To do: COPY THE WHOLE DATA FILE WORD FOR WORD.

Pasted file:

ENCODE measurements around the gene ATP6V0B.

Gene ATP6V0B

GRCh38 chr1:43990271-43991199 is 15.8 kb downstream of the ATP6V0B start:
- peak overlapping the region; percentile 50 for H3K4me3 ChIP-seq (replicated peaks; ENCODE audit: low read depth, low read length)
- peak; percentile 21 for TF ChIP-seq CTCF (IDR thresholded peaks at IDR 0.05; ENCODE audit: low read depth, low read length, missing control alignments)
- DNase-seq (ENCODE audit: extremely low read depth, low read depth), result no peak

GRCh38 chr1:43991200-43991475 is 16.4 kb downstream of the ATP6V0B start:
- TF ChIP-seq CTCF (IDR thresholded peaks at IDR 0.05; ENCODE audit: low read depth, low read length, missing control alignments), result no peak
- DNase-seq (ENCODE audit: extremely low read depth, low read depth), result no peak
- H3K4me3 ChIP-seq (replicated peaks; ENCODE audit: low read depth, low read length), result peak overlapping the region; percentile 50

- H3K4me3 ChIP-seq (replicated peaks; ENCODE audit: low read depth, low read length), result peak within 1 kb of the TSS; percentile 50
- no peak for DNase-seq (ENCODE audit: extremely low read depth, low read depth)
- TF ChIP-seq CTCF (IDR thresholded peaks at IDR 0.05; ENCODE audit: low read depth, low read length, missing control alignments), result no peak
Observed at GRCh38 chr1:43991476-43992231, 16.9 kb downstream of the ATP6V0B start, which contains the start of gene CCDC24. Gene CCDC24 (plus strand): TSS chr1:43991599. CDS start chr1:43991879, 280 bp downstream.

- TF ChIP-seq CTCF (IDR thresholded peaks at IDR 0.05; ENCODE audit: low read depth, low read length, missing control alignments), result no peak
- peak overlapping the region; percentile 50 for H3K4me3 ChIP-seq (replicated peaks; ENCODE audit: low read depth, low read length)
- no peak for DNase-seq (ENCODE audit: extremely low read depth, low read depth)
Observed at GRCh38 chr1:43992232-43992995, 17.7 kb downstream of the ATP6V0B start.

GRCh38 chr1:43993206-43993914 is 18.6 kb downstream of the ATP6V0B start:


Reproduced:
ENCODE measurements around the gene ATP6V0B.

Gene ATP6V0B

GRCh38 chr1:43990271-43991199 is 15.8 kb downstream of the ATP6V0B start:
- peak overlapping the region; percentile 50 for H3K4me3 ChIP-seq (replicated peaks; ENCODE audit: low read depth, low read length)
- peak; percentile 21 for TF ChIP-seq CTCF (IDR thresholded peaks at IDR 0.05; ENCODE audit: low read depth, low read length, missing control alignments)
- DNase-seq (ENCODE audit: extremely low read depth, low read depth), result no peak

GRCh38 chr1:43991200-43991475 is 16.4 kb downstream of the ATP6V0B start:
- TF ChIP-seq CTCF (IDR thresholded peaks at IDR 0.05; ENCODE audit: low read depth, low read length, missing control alignments), result no peak
- DNase-seq (ENCODE audit: extremely low read depth, low read depth), result no peak
- H3K4me3 ChIP-seq (replicated peaks; ENCODE audit: low read depth, low read length), result peak overlapping the region; percentile 50

- H3K4me3 ChIP-seq (replicated peaks; ENCODE audit: low read depth, low read length), result peak within 1 kb of the TSS; percentile 50
- no peak for DNase-seq (ENCODE audit: extremely low read depth, low read depth)
- TF ChIP-seq CTCF (IDR thresholded peaks at IDR 0.05; ENCODE audit: low read depth, low read length, missing control alignments), result no peak
Observed at GRCh38 chr1:43991476-43992231, 16.9 kb downstream of the ATP6V0B start, which contains the start of gene CCDC24. Gene CCDC24 (plus strand): TSS chr1:43991599. CDS start chr1:43991879, 280 bp downstream.

- TF ChIP-seq CTCF (IDR thresholded peaks at IDR 0.05; ENCODE audit: low read depth, low read length, missing control alignments), result no peak
- peak overlapping the region; percentile 50 for H3K4me3 ChIP-seq (replicated peaks; ENCODE audit: low read depth, low read length)
- no peak for DNase-seq (ENCODE audit: extremely low read depth, low read depth)
Observed at GRCh38 chr1:43992232-43992995, 17.7 kb downstream of the ATP6V0B start.

GRCh38 chr1:43993206-43993914 is 18.6 kb downstream of the ATP6V0B start: